You've seen me going on and one about the two main winter beekeeping issues around here: food stores and mites. This is the most interesting picture I could show you about how I've been trying to look after both.
This is a peek through the inner cover of the Wilde colony on my roof. The bees inside are covered in powdered sugar, and the cover itself is holding about 4 pounds of granulated cane sugar. The powdered sugar is a non-toxic mite control method: the varroa mites seem to be unable to hang onto powdered bees, and they fall off (hopefully leaving the lives of the bees altogether). The bees soon clean themselves off, and get a bit of a snack in the bargain. MaryEllen (the beekeeper, not the colony) points out that this method is kind of like flossing your teeth, though: you need to do it over and over to get much benefit.
Very soon after sugaring up the bees, white-covered bees began emerging from the hive entrances, though this is just a close up from the top of a hive. To properly apply the sugar, you should remove each box, powder the top, place the next box on top, powder it, and so on. I am afraid to manipulate the bees much in cold weather: I could break the cluster, or expose the queen, or do some other typically awkward thing at a time when the bees have few options. So, for the sake of doing something, I put on the powder and then made another oxalic acid application.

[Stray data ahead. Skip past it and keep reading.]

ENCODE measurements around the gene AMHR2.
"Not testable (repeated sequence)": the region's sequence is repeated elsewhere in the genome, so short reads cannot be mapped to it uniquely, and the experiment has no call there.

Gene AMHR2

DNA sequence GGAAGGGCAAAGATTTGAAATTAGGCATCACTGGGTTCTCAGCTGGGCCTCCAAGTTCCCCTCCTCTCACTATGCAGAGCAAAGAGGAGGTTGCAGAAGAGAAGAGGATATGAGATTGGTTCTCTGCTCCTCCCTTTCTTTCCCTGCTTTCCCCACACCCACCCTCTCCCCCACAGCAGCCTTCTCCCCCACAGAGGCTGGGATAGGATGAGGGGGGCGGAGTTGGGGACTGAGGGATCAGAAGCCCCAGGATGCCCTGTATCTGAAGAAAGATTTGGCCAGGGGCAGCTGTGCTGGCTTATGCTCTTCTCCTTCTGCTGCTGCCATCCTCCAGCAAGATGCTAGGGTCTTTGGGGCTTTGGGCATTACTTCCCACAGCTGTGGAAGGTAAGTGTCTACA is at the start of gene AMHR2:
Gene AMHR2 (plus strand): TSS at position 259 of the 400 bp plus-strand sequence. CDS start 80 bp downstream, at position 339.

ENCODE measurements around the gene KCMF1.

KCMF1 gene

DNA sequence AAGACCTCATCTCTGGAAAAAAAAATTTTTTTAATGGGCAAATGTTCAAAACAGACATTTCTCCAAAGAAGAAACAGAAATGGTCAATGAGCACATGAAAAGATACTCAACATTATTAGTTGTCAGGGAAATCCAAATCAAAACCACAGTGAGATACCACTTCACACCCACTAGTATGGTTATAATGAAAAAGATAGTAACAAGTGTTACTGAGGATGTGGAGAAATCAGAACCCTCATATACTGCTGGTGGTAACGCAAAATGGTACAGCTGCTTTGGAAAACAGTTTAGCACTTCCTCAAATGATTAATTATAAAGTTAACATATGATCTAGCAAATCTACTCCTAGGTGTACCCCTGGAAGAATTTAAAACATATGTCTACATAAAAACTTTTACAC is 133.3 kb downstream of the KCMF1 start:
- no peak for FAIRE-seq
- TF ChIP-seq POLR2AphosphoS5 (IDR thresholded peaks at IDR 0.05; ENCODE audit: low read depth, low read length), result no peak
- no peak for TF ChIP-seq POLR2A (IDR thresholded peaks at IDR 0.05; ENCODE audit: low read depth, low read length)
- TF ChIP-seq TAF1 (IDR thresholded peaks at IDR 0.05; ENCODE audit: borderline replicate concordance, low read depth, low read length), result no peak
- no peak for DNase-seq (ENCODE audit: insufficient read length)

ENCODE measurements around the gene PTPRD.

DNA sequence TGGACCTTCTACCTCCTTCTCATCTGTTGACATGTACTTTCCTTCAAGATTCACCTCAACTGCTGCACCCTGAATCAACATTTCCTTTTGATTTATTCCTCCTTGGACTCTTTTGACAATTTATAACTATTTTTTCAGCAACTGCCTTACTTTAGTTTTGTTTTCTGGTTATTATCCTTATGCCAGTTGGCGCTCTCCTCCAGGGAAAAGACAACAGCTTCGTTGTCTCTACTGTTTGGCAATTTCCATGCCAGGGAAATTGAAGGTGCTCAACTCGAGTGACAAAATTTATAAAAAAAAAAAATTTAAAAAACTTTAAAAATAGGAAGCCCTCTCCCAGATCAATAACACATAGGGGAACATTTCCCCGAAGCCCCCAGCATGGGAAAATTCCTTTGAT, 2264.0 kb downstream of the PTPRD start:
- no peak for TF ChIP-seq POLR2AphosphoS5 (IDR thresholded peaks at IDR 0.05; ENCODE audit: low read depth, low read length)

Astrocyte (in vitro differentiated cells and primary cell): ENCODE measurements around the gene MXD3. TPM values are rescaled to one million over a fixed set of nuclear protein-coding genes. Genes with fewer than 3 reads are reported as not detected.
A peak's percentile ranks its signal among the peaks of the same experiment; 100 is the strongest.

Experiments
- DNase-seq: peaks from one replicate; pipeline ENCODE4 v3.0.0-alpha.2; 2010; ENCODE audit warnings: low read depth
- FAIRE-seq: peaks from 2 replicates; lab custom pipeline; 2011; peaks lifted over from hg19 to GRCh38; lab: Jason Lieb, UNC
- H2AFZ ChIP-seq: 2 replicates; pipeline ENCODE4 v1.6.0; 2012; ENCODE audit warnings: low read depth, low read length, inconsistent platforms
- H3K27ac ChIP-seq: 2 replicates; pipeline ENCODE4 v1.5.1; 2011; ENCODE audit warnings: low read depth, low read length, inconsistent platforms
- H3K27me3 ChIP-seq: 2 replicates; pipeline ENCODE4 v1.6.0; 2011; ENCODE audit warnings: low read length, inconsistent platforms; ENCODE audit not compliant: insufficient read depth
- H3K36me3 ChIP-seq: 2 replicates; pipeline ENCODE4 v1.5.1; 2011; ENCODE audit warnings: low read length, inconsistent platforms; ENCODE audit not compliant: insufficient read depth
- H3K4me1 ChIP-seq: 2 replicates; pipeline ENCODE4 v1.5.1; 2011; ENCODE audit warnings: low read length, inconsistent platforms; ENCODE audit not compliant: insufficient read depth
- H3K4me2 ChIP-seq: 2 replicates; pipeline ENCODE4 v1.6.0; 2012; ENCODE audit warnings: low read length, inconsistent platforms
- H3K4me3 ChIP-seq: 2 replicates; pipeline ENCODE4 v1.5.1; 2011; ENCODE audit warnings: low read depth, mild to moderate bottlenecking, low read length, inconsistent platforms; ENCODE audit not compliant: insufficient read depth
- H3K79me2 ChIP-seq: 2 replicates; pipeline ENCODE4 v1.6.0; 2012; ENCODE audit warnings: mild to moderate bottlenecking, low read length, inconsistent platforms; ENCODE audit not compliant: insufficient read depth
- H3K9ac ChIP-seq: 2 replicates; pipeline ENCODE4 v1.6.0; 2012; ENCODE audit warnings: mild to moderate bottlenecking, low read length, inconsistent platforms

The granulated sugar is a winter feeding method suggested by a beekeeper at the state meeting last month. Bees often stop taking sugar syrup when the temperature reaches freezing, but they will (apparently) creep up on the inner cover and grab some dry sugar when the need arises. You can put a shim on top of the cover, and then place the telescoping cover. I'm a little unsure of whether this is worthwhile, for a couple of reasons. The first is that I don't personally know any beekeeper who does this, and the second is that the bees will need some source of liquid water in order to access the sugar as a food source. This latter is also a concern when offering them fondant (bee candy), however, and I know that they take fondant just fine.
As an example, here are two pictures of fondant. The first is a flower-shaped (broken) brick of bee candy newly placed on the Cockrill hive at the mill. The second is a picture of a brick of fondant MaryEllen put on the neighboring Millard hive a week or so before. Chew chew chew!
At the state meeting, the most experienced beekeepers agreed about one thing, as winter approaches: after 100 million years, bees don't freeze to death during winter, they starve. We've had warm temperatures, and I have seen bees flying almost every day and only the rarest of flowers in bloom. Though applying the oxalic acid to save the bees from mites will require 15 unique applications, it appears that far more of my time will be spent this year dishing out the sugar.